Heavy alcohol drinking is an important public health issue. In the United States, over 88,000 people die every year from alcohol-related causes.
In a recent study conducted by The Ohio State University, social workers and engineers used mathematical models to help explain the factors that cause high-risk alcohol drinking.
They find that people decide whether they’ve had enough to drink the same way the cruise control on a car “decides” whether to accelerate or hit the brakes.
The finding is published in IEEE Transactions on Cybernetics. Researchers collected data from 1,500 students at parties and bars in San Diego.
At the start of the evening, the researchers quizzed the students about how drunk they intended to get. Then they tested the students’ blood alcohol content (BAC) several times over the following hours.
Blood alcohol content is a percentage measure of alcohol in the blood.
The data showed that students who reported wanting to feel “buzzed” adjusted their consumption to maintain a blood alcohol content around 0.05, while those who said they planned to get “very drunk” averaged around 0.1.
Researchers suggest that people drink until they attain a certain level of drunkenness, and then adjust the pace of their drinking—sipping versus gulping, for example, or switching to a non-alcoholic beverage—at different times throughout the night to maintain that level.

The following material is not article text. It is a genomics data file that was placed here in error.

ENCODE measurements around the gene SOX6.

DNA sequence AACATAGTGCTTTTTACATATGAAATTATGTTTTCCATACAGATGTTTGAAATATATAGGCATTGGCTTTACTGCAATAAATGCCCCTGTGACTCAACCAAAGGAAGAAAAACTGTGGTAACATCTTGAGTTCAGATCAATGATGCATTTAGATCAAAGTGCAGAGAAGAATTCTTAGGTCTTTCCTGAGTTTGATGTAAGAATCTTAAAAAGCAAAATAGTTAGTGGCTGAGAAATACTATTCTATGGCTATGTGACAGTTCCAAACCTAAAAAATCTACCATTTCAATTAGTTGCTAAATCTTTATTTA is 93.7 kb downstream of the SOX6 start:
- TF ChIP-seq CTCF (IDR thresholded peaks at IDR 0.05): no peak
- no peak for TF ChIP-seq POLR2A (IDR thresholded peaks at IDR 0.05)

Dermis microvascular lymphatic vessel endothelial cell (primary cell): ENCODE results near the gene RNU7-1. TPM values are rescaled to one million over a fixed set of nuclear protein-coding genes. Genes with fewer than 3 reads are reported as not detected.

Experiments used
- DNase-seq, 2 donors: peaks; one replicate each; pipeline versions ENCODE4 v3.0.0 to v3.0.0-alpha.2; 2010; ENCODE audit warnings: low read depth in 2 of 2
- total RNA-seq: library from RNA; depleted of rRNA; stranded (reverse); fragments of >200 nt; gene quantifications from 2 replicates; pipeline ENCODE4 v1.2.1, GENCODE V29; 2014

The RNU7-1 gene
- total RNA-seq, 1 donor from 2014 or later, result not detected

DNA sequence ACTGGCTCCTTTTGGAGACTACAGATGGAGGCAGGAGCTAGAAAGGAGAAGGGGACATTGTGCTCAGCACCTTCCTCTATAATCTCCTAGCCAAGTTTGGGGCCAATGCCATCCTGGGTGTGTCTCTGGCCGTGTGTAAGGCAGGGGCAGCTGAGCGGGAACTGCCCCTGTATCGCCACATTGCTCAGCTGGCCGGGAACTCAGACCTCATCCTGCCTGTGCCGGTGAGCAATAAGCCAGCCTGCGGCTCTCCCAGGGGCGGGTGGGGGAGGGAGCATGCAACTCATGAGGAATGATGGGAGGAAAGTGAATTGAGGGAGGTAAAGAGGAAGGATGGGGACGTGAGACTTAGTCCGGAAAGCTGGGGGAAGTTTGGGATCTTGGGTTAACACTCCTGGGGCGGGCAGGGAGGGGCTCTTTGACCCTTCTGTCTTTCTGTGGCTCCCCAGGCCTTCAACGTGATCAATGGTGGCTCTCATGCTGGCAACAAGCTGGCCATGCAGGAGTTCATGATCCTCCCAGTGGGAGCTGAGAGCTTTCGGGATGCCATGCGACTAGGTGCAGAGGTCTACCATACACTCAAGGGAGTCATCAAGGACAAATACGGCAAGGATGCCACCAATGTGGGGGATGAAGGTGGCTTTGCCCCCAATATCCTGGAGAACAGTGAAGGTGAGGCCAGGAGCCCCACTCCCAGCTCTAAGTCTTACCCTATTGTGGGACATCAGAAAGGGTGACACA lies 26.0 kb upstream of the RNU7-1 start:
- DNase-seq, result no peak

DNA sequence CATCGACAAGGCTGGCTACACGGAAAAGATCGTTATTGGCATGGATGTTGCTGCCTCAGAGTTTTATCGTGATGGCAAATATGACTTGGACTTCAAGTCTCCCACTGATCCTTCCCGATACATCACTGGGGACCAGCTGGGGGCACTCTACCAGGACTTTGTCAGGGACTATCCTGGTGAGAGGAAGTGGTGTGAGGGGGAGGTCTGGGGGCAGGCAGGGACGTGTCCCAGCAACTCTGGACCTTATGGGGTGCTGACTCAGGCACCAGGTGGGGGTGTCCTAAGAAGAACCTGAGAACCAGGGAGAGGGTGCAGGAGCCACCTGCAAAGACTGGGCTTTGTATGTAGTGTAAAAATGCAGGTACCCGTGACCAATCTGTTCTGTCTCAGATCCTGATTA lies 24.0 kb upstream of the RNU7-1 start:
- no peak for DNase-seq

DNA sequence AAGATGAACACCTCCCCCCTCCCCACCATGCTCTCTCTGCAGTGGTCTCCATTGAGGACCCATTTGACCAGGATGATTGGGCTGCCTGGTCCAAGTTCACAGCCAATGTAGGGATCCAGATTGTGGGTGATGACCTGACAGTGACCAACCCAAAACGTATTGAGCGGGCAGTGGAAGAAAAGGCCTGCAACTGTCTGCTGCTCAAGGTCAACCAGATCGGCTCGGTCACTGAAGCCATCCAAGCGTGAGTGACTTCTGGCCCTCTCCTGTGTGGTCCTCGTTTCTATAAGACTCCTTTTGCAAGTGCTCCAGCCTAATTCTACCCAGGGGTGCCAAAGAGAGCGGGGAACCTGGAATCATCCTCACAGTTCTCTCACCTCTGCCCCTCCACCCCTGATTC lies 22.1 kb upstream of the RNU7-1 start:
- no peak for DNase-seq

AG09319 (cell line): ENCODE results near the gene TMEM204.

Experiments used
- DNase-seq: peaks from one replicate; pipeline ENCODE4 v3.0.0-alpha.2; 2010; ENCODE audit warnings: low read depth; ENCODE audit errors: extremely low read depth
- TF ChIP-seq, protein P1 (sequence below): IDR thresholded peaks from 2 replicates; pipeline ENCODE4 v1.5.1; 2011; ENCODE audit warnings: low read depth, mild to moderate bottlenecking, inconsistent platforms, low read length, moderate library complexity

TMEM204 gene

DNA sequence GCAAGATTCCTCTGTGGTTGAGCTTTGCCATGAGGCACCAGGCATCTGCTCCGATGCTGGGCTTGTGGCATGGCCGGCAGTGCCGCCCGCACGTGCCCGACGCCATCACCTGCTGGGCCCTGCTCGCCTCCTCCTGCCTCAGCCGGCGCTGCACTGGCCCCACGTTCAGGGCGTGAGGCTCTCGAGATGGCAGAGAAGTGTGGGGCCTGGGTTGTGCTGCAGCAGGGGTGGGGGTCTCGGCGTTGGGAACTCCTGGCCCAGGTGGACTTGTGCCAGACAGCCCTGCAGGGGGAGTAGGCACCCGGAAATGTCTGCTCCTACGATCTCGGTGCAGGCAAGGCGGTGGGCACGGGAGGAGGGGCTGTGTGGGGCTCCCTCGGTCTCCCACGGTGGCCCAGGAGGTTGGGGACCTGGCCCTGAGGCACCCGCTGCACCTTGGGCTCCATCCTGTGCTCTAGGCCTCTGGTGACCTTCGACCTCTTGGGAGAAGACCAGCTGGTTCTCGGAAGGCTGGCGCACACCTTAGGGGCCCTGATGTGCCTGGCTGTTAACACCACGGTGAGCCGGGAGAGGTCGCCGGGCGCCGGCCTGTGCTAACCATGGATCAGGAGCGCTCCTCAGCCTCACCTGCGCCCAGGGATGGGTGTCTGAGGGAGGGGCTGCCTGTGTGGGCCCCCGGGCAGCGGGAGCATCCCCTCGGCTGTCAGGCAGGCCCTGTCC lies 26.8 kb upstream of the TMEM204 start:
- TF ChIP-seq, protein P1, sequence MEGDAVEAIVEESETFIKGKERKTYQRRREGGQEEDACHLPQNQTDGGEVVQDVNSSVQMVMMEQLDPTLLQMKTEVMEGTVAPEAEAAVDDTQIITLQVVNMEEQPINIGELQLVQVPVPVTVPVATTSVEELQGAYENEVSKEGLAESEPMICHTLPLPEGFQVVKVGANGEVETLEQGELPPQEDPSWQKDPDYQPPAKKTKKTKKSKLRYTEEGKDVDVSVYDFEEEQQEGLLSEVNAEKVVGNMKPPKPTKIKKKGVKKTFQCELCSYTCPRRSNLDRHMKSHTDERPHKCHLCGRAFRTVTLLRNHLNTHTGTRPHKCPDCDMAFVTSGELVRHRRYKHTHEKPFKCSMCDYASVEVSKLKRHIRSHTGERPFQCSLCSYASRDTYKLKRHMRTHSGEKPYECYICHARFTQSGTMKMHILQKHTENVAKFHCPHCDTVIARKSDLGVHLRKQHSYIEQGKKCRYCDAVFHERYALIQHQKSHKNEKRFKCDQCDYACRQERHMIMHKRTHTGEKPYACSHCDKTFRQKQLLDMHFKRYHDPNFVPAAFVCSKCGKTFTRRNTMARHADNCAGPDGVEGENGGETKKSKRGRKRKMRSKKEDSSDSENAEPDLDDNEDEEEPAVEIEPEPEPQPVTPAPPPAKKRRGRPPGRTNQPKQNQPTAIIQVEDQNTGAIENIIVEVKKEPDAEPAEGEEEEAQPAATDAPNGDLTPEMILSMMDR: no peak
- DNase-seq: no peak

This decision making process is the same as cruise control on a car.
This study provides a proof of concept for a new study about to begin on the Ohio State Columbus campus, one that will create very large and complex data sets on the scale of big data.
In that new study, Ohio State residents—belonging to several different social groups consisting of friends who go out drinking together on the weekends—will wear trans-dermal blood alcohol monitors, so that the researchers can get more precise data on how their blood alcohol content varies over an entire night out.
The monitors are being provided by SCRAM Systems, a company that supplies similar ankle bracelets to law enforcement. The sensors are about the size of a hockey puck, and measure blood alcohol content through the wearer’s sweat.
The ultimate goal is to develop a smartphone app that will alert anyone when they’ve had enough to drink.
Citation: Giraldo LF, et al. (2016). Dynamics of Metabolism and Decision Making During Alcohol Consumption: Modeling and Analysis. IEEE Transactions on Cybernetics, published online. DOI: 10.1109/TCYB.2016.2593009.
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